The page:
The standard deviation of a probability distribution is defined as the square root of the variance ,
(1)
 
(2)

where is the mean, is the second raw moment, and denotes the expectation value of . The variance is therefore equal to the second central moment (i.e., moment about the mean),
(3)

The square root of the sample variance of a set of values is the sample standard deviation
(4)

The sample standard deviation distribution is a slightly complicated, though wellstudied and wellunderstood, function.
However, consistent with widespread inconsistent and ambiguous terminology, the square root of the biascorrected variance is sometimes also known as the standard deviation,
(5)

The standard deviation of a list of data is implemented as StandardDeviation[list].
Physical scientists often use the term rootmeansquare as a synonym for standard deviation when they refer to the square root of the mean squared deviation of a quantity from a given baseline.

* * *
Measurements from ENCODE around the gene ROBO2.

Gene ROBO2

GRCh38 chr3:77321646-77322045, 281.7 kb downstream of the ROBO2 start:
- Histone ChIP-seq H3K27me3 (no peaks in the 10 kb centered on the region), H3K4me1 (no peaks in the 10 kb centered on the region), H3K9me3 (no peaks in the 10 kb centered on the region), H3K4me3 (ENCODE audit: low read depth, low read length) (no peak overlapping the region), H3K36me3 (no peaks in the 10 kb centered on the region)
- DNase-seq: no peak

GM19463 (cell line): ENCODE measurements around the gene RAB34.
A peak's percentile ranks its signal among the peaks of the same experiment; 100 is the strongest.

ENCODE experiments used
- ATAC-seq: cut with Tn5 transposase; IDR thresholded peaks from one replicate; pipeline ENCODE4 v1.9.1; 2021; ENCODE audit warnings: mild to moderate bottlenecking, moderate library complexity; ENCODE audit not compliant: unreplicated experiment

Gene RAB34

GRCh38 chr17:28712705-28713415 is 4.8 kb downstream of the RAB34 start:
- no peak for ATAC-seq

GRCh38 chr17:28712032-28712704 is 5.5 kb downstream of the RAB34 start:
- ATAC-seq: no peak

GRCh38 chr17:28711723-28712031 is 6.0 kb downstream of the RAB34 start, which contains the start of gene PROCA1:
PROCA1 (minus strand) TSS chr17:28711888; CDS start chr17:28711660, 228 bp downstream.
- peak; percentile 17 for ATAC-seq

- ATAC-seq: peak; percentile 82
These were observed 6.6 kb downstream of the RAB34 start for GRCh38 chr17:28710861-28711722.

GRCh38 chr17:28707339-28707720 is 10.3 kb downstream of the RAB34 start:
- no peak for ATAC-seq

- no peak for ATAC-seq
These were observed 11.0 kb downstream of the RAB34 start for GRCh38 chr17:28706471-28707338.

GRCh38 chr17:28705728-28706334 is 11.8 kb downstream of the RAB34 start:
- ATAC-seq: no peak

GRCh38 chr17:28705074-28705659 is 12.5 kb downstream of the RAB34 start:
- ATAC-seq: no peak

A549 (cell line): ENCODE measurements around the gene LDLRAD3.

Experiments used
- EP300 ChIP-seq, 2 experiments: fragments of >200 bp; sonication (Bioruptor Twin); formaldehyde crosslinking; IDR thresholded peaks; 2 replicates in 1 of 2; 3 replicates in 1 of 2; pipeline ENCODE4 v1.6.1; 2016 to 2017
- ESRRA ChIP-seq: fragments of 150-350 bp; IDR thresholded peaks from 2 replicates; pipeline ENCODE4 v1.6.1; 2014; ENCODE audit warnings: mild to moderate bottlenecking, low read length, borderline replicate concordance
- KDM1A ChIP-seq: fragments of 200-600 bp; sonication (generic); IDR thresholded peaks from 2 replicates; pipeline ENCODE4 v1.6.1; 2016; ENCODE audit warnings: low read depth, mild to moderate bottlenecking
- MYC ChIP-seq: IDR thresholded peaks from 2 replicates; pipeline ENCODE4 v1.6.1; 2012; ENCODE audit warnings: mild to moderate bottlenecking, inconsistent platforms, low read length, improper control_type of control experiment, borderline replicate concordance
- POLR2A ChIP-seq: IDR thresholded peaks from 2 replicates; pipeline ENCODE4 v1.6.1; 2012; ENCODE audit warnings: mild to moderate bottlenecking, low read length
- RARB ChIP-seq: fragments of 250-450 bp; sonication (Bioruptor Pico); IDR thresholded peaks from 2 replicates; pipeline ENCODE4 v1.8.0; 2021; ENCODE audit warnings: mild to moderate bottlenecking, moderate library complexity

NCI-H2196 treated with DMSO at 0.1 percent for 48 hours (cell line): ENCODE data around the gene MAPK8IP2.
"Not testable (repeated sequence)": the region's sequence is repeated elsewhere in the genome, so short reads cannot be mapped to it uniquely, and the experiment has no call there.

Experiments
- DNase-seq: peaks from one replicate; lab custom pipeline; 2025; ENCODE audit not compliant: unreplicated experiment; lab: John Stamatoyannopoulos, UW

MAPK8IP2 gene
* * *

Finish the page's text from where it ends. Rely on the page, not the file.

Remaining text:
The standard deviation arises naturally in mathematical statistics through its definition in terms of the second central moment. However, a more natural but much less frequently encountered measure of average deviation from the mean that is used in descriptive statistics is the socalled mean deviation.
Standard deviation can be defined for any distribution with finite first two moments, but it is most common to assume that the underlying distribution is normal. Under this assumption, the variate value producing a confidence interval CI is often denoted , and
(6)

The following table lists the confidence intervals corresponding to the first few multiples of the standard deviation (again assuming the data is normally distributed).
range  CI 
0.6826895  
0.9544997  
0.9973002  
0.9999366  
0.9999994 
To find the standard deviation range corresponding to a given confidence interval, solve (5) for , giving
(7)

CI  range 
0.800  
0.900  
0.950  
0.990  
0.995  
0.999